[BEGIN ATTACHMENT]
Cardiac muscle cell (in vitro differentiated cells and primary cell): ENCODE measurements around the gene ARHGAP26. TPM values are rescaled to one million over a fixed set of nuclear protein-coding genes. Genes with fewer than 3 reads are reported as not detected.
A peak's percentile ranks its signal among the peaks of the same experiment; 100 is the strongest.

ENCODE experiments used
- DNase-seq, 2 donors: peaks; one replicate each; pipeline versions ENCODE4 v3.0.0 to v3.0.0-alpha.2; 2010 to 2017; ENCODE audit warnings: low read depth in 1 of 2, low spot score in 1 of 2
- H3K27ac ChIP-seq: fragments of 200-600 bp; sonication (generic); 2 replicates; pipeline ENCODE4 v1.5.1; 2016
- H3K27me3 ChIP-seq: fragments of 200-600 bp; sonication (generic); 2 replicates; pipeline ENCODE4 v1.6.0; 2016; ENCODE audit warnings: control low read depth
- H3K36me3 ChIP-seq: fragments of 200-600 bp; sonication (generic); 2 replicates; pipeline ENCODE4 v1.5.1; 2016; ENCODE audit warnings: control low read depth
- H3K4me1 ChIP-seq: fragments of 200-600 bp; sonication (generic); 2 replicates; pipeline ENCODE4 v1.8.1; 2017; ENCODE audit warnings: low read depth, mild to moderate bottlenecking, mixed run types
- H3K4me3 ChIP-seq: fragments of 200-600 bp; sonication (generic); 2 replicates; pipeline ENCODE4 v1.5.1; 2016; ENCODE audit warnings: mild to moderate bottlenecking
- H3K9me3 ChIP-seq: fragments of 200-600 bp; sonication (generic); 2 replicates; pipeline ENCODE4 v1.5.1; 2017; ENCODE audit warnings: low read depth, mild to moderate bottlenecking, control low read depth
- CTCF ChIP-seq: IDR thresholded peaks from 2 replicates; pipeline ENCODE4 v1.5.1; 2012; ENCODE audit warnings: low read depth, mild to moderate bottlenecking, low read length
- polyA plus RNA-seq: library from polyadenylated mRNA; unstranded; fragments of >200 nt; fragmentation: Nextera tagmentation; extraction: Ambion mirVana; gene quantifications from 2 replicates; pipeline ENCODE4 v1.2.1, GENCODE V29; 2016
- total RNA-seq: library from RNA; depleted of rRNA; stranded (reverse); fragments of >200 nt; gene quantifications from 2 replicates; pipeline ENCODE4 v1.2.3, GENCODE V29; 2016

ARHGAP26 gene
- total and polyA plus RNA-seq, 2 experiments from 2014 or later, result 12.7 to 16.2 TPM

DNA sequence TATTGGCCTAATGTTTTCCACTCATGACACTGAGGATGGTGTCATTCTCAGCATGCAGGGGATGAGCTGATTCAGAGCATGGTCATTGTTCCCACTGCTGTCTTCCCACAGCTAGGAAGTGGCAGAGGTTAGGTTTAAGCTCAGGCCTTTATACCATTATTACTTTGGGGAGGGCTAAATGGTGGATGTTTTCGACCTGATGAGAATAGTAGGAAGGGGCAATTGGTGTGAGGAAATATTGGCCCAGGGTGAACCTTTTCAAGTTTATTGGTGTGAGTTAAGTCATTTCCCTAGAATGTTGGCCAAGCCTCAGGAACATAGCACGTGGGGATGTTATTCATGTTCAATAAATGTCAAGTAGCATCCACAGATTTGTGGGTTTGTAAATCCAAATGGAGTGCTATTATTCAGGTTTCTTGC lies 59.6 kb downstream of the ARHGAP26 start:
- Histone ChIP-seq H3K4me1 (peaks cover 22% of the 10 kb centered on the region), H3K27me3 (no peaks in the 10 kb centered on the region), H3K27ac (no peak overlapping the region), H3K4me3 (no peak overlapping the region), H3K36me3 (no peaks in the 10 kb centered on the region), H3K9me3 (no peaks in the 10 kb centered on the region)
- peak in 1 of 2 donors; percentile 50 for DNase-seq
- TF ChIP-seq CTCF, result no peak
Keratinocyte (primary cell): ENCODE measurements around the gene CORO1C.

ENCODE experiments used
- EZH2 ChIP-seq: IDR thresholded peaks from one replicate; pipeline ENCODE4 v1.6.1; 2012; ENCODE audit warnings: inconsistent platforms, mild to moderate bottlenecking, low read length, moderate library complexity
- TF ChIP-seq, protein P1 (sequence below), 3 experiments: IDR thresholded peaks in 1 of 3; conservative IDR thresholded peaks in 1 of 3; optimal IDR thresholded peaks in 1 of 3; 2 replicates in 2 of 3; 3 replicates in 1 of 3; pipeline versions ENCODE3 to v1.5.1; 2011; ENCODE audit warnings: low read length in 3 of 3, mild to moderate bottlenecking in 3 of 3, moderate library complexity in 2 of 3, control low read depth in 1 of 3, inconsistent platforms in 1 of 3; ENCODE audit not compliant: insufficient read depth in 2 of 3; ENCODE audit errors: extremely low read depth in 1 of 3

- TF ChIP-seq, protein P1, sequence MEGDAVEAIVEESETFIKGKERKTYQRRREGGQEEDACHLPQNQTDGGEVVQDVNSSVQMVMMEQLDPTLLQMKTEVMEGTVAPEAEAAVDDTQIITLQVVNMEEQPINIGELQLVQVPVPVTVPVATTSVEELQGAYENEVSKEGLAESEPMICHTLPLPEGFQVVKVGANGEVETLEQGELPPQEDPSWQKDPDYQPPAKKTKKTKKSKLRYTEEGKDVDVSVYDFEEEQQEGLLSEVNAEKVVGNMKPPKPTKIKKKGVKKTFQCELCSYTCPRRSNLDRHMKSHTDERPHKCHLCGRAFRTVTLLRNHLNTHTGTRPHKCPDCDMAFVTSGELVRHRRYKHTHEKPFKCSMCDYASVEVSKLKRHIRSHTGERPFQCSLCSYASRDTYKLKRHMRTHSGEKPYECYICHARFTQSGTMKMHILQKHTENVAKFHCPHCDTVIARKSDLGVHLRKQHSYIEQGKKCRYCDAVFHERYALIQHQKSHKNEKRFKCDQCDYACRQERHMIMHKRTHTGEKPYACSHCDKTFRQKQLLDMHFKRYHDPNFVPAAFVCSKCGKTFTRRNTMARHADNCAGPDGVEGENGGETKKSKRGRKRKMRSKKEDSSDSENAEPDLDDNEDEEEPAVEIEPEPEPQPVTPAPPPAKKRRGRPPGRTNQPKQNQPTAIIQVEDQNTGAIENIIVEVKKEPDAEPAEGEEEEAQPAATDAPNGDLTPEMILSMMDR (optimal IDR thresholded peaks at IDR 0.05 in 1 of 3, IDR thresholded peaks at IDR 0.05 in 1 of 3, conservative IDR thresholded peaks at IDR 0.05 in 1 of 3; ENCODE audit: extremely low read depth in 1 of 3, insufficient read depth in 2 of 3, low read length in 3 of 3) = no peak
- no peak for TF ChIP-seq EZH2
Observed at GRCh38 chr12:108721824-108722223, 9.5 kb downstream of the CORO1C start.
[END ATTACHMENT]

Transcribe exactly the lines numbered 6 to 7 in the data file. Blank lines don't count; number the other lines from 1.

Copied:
- H3K27me3 ChIP-seq: fragments of 200-600 bp; sonication (generic); 2 replicates; pipeline ENCODE4 v1.6.0; 2016; ENCODE audit warnings: control low read depth
- H3K36me3 ChIP-seq: fragments of 200-600 bp; sonication (generic); 2 replicates; pipeline ENCODE4 v1.5.1; 2016; ENCODE audit warnings: control low read depth